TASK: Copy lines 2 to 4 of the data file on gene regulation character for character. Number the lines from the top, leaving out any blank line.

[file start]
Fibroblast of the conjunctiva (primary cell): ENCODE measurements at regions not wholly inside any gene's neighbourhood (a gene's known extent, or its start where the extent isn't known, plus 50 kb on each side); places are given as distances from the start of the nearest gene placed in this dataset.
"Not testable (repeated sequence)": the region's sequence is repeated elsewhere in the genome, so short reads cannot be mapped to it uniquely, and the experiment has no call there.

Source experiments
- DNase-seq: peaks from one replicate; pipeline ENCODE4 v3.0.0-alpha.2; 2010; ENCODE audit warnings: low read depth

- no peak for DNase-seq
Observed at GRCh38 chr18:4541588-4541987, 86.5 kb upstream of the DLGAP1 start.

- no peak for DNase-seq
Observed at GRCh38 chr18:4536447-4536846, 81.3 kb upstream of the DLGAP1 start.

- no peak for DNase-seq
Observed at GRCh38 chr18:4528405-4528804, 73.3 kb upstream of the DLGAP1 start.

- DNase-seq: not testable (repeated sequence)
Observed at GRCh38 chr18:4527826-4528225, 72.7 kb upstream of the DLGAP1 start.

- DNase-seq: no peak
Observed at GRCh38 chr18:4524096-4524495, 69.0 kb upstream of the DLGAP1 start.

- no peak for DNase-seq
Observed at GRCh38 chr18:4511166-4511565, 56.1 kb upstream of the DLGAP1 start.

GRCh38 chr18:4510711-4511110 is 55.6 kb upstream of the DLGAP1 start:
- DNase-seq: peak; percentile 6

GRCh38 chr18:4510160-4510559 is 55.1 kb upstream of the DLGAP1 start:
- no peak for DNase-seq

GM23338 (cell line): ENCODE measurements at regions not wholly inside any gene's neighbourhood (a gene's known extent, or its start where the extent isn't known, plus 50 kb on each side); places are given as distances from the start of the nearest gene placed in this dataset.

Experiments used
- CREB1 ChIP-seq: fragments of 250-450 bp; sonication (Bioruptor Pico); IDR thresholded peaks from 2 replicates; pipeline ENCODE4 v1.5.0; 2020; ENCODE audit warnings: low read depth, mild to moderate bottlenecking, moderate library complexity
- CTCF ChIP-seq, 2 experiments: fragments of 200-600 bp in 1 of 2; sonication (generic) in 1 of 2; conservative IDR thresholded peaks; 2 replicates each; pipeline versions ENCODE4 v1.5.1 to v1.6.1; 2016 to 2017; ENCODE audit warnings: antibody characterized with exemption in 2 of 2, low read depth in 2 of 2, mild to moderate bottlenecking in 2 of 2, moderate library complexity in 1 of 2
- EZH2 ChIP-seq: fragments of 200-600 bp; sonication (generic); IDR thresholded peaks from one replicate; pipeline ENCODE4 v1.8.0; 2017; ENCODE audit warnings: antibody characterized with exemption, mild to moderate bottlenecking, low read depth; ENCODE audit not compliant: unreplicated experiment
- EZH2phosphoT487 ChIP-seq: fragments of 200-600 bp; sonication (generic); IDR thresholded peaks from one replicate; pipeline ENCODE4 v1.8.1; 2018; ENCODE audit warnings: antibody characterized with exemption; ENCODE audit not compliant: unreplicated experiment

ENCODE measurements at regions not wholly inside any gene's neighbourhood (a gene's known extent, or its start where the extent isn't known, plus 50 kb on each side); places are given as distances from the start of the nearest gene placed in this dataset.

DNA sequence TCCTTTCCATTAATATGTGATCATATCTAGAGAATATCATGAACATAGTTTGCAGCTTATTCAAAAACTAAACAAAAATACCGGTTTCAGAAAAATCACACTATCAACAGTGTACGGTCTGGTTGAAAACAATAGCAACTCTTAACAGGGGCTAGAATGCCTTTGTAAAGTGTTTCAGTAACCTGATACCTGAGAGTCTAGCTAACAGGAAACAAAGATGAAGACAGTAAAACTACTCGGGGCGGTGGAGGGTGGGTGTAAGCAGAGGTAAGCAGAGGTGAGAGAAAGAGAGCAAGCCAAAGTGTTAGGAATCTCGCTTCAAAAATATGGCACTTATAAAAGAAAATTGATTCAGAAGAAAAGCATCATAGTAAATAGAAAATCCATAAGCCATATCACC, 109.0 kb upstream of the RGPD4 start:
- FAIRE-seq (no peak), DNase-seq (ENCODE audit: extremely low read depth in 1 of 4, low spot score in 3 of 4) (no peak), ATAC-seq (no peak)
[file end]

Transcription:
"Not testable (repeated sequence)": the region's sequence is repeated elsewhere in the genome, so short reads cannot be mapped to it uniquely, and the experiment has no call there.

Source experiments
- DNase-seq: peaks from one replicate; pipeline ENCODE4 v3.0.0-alpha.2; 2010; ENCODE audit warnings: low read depth